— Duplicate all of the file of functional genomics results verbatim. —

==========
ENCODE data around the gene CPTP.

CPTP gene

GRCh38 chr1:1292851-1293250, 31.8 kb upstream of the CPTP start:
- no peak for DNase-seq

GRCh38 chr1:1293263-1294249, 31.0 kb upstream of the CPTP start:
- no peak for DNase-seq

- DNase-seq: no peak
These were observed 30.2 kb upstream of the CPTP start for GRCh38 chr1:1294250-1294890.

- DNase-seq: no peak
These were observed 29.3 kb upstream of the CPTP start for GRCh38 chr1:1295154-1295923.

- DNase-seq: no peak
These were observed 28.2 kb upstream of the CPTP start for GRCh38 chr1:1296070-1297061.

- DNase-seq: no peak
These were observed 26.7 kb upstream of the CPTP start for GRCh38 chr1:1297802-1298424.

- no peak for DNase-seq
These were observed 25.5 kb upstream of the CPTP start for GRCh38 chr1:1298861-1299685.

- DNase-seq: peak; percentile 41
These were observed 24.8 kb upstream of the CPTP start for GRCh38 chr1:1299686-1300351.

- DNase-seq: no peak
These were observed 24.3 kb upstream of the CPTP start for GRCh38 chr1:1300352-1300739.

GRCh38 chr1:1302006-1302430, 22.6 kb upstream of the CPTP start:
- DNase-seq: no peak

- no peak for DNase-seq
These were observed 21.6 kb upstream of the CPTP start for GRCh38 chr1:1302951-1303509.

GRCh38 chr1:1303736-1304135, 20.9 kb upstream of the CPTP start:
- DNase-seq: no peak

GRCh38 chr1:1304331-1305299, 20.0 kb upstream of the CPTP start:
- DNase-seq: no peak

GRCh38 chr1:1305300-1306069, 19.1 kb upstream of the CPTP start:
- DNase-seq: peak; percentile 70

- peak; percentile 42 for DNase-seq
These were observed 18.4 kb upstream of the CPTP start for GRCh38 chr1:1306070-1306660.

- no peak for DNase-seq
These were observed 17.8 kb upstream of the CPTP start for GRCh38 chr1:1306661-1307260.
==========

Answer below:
ENCODE data around the gene CPTP.

CPTP gene

GRCh38 chr1:1292851-1293250, 31.8 kb upstream of the CPTP start:
- no peak for DNase-seq

GRCh38 chr1:1293263-1294249, 31.0 kb upstream of the CPTP start:
- no peak for DNase-seq

- DNase-seq: no peak
These were observed 30.2 kb upstream of the CPTP start for GRCh38 chr1:1294250-1294890.

- DNase-seq: no peak
These were observed 29.3 kb upstream of the CPTP start for GRCh38 chr1:1295154-1295923.

- DNase-seq: no peak
These were observed 28.2 kb upstream of the CPTP start for GRCh38 chr1:1296070-1297061.

- DNase-seq: no peak
These were observed 26.7 kb upstream of the CPTP start for GRCh38 chr1:1297802-1298424.

- no peak for DNase-seq
These were observed 25.5 kb upstream of the CPTP start for GRCh38 chr1:1298861-1299685.

- DNase-seq: peak; percentile 41
These were observed 24.8 kb upstream of the CPTP start for GRCh38 chr1:1299686-1300351.

- DNase-seq: no peak
These were observed 24.3 kb upstream of the CPTP start for GRCh38 chr1:1300352-1300739.

GRCh38 chr1:1302006-1302430, 22.6 kb upstream of the CPTP start:
- DNase-seq: no peak

- no peak for DNase-seq
These were observed 21.6 kb upstream of the CPTP start for GRCh38 chr1:1302951-1303509.

GRCh38 chr1:1303736-1304135, 20.9 kb upstream of the CPTP start:
- DNase-seq: no peak

GRCh38 chr1:1304331-1305299, 20.0 kb upstream of the CPTP start:
- DNase-seq: no peak

GRCh38 chr1:1305300-1306069, 19.1 kb upstream of the CPTP start:
- DNase-seq: peak; percentile 70

- peak; percentile 42 for DNase-seq
These were observed 18.4 kb upstream of the CPTP start for GRCh38 chr1:1306070-1306660.

- no peak for DNase-seq
These were observed 17.8 kb upstream of the CPTP start for GRCh38 chr1:1306661-1307260.